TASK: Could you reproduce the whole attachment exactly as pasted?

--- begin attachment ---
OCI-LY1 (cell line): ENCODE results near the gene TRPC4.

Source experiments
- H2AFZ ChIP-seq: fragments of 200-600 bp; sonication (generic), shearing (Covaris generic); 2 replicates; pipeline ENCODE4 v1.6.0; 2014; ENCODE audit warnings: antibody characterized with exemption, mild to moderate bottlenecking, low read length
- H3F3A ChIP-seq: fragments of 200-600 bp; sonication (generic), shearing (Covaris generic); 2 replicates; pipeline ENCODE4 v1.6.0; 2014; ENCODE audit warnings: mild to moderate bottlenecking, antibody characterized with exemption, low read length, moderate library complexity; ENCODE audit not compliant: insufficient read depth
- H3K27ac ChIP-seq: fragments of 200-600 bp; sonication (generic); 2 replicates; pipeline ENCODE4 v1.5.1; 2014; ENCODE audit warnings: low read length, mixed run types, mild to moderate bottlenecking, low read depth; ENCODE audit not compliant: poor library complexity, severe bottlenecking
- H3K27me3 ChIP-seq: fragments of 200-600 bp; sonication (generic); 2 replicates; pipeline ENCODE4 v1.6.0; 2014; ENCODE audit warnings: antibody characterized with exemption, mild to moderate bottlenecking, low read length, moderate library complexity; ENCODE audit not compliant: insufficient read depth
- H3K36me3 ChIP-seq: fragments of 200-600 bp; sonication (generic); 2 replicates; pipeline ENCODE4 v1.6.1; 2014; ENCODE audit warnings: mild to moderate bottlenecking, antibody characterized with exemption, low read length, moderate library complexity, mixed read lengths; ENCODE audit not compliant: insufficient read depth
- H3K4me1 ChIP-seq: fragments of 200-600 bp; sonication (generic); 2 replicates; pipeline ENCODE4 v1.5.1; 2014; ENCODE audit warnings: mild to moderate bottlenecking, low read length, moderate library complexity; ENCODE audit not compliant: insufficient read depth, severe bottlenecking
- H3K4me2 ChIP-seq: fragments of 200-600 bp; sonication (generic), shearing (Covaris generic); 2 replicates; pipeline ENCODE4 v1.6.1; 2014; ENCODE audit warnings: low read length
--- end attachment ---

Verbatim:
OCI-LY1 (cell line): ENCODE results near the gene TRPC4.

Source experiments
- H2AFZ ChIP-seq: fragments of 200-600 bp; sonication (generic), shearing (Covaris generic); 2 replicates; pipeline ENCODE4 v1.6.0; 2014; ENCODE audit warnings: antibody characterized with exemption, mild to moderate bottlenecking, low read length
- H3F3A ChIP-seq: fragments of 200-600 bp; sonication (generic), shearing (Covaris generic); 2 replicates; pipeline ENCODE4 v1.6.0; 2014; ENCODE audit warnings: mild to moderate bottlenecking, antibody characterized with exemption, low read length, moderate library complexity; ENCODE audit not compliant: insufficient read depth
- H3K27ac ChIP-seq: fragments of 200-600 bp; sonication (generic); 2 replicates; pipeline ENCODE4 v1.5.1; 2014; ENCODE audit warnings: low read length, mixed run types, mild to moderate bottlenecking, low read depth; ENCODE audit not compliant: poor library complexity, severe bottlenecking
- H3K27me3 ChIP-seq: fragments of 200-600 bp; sonication (generic); 2 replicates; pipeline ENCODE4 v1.6.0; 2014; ENCODE audit warnings: antibody characterized with exemption, mild to moderate bottlenecking, low read length, moderate library complexity; ENCODE audit not compliant: insufficient read depth
- H3K36me3 ChIP-seq: fragments of 200-600 bp; sonication (generic); 2 replicates; pipeline ENCODE4 v1.6.1; 2014; ENCODE audit warnings: mild to moderate bottlenecking, antibody characterized with exemption, low read length, moderate library complexity, mixed read lengths; ENCODE audit not compliant: insufficient read depth
- H3K4me1 ChIP-seq: fragments of 200-600 bp; sonication (generic); 2 replicates; pipeline ENCODE4 v1.5.1; 2014; ENCODE audit warnings: mild to moderate bottlenecking, low read length, moderate library complexity; ENCODE audit not compliant: insufficient read depth, severe bottlenecking
- H3K4me2 ChIP-seq: fragments of 200-600 bp; sonication (generic), shearing (Covaris generic); 2 replicates; pipeline ENCODE4 v1.6.1; 2014; ENCODE audit warnings: low read length